Search For Answers Begins After Crash of MH17 in Ukraine ({{commentsTotal}})

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Recovery efforts - and the search for answers - continues in eastern Ukraine, where Malaysian passenger aircraft, flight MH17 was shot down Thursday afternoon by a missile in the middle of its flight from Amsterdam to Kuala Lampur, with the loss of 298 people aboard.

Workers at the site told Interfax they have discovered the bodies of 121 bodies so far in the wreckage of the Boeing 777-200, which is scattered in a 9-kilometer wide strip near Grabovo in the Donetsk region.

Both the government and the pro-Russia separatists fighting in the region denied any responsibility for downing the plane. A US intelligence officials told ABC News on Thursday night that Flight MH17 was shot down by a single missile as it flew at its cruising altitude of more than 9,000 meters over the war zone in Ukraine, but stated it is not yet clear where the missile was fired from inside Ukrainian or Russian territory, and who fired it.

The Ukraine government claims it was shot by Russian separatists, and vowed to provide evidence. Many journalists have noted that seperatist forces have deleted their social media references to having anti-aircraft missiles in their possession, and a reference by Igor Girkin, a separatist leader also known as Strelkov, who claimed responsibility on a popular Russian social-networking site for the downing of what he thought was a Ukrainian military transport plane shortly before MH17 was declared missing.

Russian President Vladimir Putin said Ukraine “bears responsibility” for the crash because the plane was brought down in the country.

“This tragedy would not have happened, if there had been peace on that land, or in any case if military operations in southeastern Ukraine had not been renewed,” Putin said in televised comments, according to Reuters.

Estonian President Toomas Hendrik Ilves noted on Twitter Thursday night that for Russia, "Yesterday afternoon saw the end of the 'Donetsk Republic' ... at least in the Russian media. Now it's Eastern Ukraine again."

Ilves reacted to the shoot down Thursday evening in a couple of tweets, saying: "We need a thorough investigation and those responsible at whatever level must be brought to stand trial at the International Criminal Court. Our thoughts are with the victims of the horrible downing of the Malaysian flight over Ukraine."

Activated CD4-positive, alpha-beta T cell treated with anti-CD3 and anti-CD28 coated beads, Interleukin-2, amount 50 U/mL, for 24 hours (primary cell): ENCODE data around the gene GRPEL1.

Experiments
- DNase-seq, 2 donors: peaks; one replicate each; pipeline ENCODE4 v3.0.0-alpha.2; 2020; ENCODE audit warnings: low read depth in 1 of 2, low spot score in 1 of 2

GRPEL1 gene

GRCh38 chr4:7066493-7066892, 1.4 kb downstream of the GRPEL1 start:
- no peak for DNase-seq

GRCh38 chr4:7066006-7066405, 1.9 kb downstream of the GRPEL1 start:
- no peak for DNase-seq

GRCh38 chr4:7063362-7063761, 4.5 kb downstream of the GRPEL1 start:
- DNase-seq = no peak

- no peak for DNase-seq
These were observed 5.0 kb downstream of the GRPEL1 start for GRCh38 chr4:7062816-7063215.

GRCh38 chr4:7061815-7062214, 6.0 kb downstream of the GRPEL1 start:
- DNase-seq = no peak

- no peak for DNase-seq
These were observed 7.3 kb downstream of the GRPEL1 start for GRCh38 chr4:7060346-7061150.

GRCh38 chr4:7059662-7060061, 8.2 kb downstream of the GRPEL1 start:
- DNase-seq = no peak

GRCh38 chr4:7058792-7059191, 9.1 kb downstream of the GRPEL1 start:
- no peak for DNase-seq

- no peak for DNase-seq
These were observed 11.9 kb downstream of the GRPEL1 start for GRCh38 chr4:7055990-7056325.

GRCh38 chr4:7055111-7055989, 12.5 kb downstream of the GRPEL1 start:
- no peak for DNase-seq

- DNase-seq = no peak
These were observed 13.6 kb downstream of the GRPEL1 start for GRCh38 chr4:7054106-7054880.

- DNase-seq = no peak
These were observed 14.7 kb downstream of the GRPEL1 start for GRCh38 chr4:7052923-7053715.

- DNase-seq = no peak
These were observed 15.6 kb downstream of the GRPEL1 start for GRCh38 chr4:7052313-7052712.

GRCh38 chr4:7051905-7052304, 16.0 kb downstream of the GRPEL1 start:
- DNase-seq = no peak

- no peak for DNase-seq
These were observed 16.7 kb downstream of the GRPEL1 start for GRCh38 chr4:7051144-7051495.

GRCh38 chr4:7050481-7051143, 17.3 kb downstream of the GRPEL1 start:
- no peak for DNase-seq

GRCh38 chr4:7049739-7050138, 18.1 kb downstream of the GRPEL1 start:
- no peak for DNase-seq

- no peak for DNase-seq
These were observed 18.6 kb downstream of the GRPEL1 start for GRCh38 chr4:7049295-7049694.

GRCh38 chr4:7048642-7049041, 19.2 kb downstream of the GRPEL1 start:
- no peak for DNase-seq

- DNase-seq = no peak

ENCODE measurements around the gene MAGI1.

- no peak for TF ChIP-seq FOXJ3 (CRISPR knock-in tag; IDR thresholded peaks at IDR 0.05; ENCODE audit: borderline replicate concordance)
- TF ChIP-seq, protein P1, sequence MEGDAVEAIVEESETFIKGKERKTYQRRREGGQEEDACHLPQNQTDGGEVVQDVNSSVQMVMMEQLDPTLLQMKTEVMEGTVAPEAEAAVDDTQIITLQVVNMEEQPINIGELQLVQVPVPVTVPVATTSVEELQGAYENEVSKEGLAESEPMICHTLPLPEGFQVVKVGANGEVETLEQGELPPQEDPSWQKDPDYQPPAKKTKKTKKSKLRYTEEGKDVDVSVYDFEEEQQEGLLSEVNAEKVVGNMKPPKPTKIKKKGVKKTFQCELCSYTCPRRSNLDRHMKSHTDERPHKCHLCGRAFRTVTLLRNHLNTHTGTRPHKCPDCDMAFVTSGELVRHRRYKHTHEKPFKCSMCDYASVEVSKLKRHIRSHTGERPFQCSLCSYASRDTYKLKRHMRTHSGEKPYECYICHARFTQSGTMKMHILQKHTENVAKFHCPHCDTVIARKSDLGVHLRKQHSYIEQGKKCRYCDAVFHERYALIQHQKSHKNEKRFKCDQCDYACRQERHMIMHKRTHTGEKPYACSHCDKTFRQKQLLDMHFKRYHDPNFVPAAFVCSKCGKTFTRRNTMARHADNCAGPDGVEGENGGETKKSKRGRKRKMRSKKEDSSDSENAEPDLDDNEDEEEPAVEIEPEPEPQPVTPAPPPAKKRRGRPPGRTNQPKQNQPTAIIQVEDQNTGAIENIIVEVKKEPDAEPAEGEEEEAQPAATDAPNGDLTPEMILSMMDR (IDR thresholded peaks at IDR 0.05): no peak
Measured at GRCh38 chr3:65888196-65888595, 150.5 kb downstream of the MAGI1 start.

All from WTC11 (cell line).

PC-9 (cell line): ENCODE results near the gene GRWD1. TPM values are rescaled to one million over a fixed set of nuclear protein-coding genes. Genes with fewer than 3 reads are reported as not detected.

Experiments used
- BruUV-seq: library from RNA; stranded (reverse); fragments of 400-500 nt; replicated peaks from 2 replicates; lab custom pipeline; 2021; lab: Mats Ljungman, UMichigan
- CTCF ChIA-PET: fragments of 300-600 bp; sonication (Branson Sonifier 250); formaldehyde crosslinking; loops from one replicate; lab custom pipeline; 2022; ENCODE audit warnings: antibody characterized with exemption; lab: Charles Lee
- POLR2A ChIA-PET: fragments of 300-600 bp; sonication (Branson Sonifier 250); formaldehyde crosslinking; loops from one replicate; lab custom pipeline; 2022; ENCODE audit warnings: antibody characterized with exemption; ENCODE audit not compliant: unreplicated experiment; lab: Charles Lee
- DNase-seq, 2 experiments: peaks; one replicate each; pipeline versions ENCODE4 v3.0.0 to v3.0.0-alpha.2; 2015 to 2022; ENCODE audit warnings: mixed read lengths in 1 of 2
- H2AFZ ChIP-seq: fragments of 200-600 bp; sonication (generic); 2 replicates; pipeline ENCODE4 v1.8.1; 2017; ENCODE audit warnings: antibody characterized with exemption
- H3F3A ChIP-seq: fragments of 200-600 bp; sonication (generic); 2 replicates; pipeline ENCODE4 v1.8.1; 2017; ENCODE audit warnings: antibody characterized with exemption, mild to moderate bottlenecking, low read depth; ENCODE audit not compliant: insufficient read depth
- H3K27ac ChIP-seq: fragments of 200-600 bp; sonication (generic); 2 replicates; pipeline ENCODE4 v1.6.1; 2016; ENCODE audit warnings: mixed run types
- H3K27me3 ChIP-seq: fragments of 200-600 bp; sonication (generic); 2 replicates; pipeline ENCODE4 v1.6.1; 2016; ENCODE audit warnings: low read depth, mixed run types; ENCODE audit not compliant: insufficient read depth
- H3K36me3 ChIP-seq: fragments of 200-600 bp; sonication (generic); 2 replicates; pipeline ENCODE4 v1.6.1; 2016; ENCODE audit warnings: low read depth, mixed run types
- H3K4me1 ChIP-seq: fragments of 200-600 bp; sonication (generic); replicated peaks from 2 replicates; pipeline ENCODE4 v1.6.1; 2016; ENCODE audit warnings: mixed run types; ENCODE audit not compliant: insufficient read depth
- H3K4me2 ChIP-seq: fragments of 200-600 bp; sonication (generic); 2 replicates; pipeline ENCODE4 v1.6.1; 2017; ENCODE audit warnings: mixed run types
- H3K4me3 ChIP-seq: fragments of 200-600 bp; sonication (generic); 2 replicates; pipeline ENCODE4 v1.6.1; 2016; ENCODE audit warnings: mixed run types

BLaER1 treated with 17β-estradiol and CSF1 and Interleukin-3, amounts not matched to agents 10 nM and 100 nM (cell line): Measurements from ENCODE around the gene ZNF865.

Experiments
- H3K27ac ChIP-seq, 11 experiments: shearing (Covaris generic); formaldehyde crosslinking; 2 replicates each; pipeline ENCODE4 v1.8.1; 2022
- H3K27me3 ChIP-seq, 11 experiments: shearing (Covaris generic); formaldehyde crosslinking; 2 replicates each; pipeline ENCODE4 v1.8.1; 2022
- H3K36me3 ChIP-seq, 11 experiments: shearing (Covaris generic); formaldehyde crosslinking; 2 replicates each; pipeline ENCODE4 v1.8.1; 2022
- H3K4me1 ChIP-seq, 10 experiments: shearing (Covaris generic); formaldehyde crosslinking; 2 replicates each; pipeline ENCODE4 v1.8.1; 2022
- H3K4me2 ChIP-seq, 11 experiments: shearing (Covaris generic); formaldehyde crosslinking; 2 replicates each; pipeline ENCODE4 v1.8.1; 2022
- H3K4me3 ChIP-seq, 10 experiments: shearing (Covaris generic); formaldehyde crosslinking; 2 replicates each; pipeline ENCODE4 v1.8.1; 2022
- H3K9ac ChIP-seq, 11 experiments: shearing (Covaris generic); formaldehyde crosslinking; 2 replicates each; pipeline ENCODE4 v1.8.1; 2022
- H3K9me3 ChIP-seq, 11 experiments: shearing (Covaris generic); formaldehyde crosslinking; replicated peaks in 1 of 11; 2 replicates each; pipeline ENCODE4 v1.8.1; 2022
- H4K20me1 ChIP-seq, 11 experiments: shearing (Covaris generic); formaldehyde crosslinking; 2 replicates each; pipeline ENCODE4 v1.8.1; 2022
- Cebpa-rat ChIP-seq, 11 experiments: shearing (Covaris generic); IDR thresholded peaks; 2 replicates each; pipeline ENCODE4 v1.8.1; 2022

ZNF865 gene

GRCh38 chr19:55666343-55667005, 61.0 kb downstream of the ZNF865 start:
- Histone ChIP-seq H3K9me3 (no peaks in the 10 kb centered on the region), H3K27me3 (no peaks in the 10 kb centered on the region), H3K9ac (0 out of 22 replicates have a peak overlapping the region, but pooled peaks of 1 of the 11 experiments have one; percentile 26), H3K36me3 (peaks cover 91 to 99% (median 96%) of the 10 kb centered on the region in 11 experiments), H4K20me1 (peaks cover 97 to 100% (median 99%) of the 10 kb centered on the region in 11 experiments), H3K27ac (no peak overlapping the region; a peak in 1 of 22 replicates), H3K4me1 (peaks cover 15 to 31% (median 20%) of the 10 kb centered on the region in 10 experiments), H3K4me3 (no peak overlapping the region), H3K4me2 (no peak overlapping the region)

Prime Minister Taavi Rõivas also tweeted Thursday evening: "Shocked. Sad. Furious. Thorough investigation needed immediately. We should take it extremely seriously."

Retired General Ants Lanneots said that Russia handed over Buk surface-to-air missile systems, also known as the SA-11 Gadfly, and operating staff to separatists in eastern Ukraine, and the aircraft was shot down by a similar system. Laaneots told ETV on Thursday evening that the Ukrainian army has no capability to shoot down a passenger aircraft at its cruising altitude, adding that Ukrainian authorities said several days ago that a Buk system was handed over to the separatists.

“In my personal opinion this is the work of Russians as they need to show how dangerous and unstable the current Ukrainian government is, while seeking reasons to establish a no-fly zone across Ukraine, which would remove air cover from Ukrainian troops,” Laaneots said.

Lanneots said this morning that the separatists might have mistaken the plane for a Ukrainian transport plane.

Malaysian Airlines said that there were 298 people aboard the flight, including citizens of the Netherlands (154), Malaysia 43 (including 15 crew and two infants), Australia (27), United Kingdom (9), Germany (4), Belgium (4), Philippines (3), Canada (1). There were also 43 passengers whose nationality was not immediately known, but media reports stated Thursday that there were 23 Americans on board. The Ministry of Foreign Affairs confirmed this morning that there were no Estonians on the flight.

Among the dead, which media reports say include more than 80 children, are more than 100 passengers who were on their way to the 20th International AIDS Conference taking place in Melbourne, Australia. Joep Lange, a famed clinical researcher and former head of the International Aids Society, was also aboard.

A spokesperson for the World Health Organization also confirmed that British spokesman Glenn Thomas was on the flight.

The news service Interfax reported that rebel Russian separatists had found the "black box" recorder, which could provide the key to the crash investigation, and had already sent it to Moscow.

Aviation experts said the black box, comprising cockpit voice and data recordings, would establish without doubt whether the plane was shot down and where the missile may have been fired from.

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